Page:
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OFAI-TR-2003-26 ( 785kB PDF file)

Preference Learning: Models, Methods, Applications - Proceedings of the KI-2003 Workshop

Eyke Hüllermeier, Johannes Fürnkranz

The preferences of an individual, say, the participant of an electronic auction or the customer of an electronic store, can be expressed in various ways, either explicitly, e.g. in the form of preference statements or implicitly, e.g. through the way of acting in different situations. The problem of finding out about an individual's preferences, or about those of a group of individuals, is referred to as preference elicitation. This requires, among other things, formal models for representing preferences and methods for their (automatic) acquisition. Touching on various aspects of AI, both theoretical and practical, preference elicitation is one of this field's most recent and interesting research topics. This workshop, held at the German Conference for Artificial Intelligence (KI-2003), focused on learning methods for preference elicitation, that is on methods for inducing preferences from given observations. Like other types of complex learning tasks that have recently entered the stage in machine learning and related fields, preference learning deviates strongly from the standard problems of classification and regression. It is particularly challenging as it involves the prediction of complex structures, such as weak or partial order relations, rather than single values. Moreover, training input will not, as is usually the case, be offered in the form of complete examples but may comprise more general types of information, such as relative preferences or different kinds of indirect feedback.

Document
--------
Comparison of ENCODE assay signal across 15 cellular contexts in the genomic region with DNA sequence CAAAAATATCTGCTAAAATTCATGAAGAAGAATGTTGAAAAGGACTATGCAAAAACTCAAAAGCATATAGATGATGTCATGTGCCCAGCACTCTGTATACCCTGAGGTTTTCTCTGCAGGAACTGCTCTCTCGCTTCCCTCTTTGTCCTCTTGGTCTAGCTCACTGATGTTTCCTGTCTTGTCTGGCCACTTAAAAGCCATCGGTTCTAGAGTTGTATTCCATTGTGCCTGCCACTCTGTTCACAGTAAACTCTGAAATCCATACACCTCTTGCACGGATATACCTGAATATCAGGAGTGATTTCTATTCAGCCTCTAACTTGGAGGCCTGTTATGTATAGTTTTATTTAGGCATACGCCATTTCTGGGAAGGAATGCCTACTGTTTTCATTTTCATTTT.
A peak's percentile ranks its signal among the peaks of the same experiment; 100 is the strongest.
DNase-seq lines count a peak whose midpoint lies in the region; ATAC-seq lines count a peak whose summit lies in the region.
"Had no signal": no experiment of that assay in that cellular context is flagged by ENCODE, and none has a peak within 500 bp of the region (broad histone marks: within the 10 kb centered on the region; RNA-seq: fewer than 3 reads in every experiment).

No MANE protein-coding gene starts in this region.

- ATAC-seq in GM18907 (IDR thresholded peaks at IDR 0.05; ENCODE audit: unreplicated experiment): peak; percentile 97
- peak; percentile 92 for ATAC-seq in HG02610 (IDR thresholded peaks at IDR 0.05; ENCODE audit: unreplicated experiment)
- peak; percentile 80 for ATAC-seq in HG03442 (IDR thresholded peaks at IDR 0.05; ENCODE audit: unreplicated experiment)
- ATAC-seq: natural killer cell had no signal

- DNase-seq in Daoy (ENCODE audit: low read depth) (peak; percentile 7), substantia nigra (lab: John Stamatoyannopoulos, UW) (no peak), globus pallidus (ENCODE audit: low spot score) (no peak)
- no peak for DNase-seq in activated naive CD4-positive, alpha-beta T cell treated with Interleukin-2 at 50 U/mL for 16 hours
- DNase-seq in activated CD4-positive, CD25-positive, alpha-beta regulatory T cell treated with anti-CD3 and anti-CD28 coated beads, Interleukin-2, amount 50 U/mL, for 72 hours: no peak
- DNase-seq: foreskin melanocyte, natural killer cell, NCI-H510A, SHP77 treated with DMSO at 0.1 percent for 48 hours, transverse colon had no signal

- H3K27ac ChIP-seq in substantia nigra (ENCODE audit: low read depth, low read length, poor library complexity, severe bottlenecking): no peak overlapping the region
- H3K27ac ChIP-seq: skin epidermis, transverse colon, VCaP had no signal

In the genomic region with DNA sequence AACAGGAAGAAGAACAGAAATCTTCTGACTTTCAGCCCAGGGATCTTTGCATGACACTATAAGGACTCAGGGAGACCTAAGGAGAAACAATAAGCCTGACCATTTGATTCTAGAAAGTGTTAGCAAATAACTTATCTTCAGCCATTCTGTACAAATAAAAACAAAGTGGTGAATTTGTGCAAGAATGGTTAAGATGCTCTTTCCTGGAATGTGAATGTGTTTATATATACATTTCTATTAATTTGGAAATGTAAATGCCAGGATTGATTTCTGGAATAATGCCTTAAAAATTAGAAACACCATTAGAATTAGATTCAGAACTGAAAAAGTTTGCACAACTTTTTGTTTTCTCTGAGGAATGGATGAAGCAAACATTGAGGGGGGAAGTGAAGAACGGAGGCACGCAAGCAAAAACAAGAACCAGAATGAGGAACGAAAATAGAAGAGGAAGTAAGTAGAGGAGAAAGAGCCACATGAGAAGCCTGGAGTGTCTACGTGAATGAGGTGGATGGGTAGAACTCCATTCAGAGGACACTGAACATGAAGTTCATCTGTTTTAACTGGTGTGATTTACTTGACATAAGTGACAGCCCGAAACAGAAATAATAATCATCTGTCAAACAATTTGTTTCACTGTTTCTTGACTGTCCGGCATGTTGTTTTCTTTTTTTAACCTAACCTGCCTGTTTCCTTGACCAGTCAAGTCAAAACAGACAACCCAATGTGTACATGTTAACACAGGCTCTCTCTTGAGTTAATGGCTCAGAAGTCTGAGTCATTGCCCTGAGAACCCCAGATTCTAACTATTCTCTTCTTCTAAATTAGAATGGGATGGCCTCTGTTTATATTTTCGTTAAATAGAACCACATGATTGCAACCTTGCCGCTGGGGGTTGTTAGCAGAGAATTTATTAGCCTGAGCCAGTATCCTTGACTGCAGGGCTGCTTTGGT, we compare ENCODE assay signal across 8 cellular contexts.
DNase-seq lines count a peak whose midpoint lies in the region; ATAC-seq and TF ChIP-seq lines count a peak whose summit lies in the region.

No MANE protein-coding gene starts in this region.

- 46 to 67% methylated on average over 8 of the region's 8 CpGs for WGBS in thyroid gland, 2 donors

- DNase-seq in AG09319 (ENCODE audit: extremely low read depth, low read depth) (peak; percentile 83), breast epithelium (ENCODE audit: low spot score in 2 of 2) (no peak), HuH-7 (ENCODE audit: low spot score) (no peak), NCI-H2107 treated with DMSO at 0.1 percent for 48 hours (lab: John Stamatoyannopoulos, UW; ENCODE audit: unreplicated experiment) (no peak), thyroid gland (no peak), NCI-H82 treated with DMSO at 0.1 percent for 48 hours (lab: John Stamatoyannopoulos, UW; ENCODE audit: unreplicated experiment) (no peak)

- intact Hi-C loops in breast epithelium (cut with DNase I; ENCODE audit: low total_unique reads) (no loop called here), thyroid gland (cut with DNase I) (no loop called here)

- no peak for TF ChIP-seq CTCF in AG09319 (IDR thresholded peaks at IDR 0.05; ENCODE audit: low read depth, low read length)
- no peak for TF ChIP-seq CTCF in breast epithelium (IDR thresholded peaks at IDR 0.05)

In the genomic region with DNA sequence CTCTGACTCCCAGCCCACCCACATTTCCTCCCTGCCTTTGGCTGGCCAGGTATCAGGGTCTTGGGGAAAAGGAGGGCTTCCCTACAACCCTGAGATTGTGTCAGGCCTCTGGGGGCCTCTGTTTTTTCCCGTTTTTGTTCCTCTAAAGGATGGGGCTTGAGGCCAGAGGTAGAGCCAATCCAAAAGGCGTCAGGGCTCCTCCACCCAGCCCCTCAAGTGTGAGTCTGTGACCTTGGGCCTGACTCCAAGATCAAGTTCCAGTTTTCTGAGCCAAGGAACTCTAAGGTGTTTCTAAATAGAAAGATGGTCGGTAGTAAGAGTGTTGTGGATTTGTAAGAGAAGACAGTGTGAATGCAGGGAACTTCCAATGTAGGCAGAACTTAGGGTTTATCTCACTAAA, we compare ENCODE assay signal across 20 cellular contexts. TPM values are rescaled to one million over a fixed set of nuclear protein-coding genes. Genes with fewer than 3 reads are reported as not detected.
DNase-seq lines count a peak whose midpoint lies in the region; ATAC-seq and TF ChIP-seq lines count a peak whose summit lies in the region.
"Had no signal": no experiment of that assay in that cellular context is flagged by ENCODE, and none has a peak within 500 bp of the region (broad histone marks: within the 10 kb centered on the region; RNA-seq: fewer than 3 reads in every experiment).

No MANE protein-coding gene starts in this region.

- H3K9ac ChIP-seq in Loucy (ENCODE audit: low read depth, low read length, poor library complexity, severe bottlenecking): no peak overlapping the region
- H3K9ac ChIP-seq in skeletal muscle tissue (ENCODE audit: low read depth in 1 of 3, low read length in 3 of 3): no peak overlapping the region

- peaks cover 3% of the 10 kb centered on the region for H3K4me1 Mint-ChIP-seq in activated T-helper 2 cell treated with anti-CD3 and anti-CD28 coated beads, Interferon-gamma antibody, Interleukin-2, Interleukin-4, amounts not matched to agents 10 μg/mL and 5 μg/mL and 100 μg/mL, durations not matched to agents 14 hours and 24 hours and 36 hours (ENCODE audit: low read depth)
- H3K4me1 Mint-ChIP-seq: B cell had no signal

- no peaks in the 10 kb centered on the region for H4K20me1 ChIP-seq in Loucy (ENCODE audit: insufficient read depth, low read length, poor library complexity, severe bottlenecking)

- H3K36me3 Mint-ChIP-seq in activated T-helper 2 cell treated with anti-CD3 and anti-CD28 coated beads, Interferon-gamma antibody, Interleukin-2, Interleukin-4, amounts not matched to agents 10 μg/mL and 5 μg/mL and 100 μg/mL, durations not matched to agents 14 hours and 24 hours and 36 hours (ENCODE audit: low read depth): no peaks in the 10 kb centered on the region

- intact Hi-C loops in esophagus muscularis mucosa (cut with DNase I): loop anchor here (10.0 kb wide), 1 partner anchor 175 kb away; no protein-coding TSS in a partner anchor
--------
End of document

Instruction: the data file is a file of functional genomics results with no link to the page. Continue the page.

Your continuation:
Citation: Hüllermeier E., Fürnkranz J.: Preference Learning: Models, Methods, Applications - Proceedings of the KI-2003 Workshop. Technical Report, Österreichisches Forschungsinstitut für Artificial Intelligence, Wien, TR-2003-26, 2003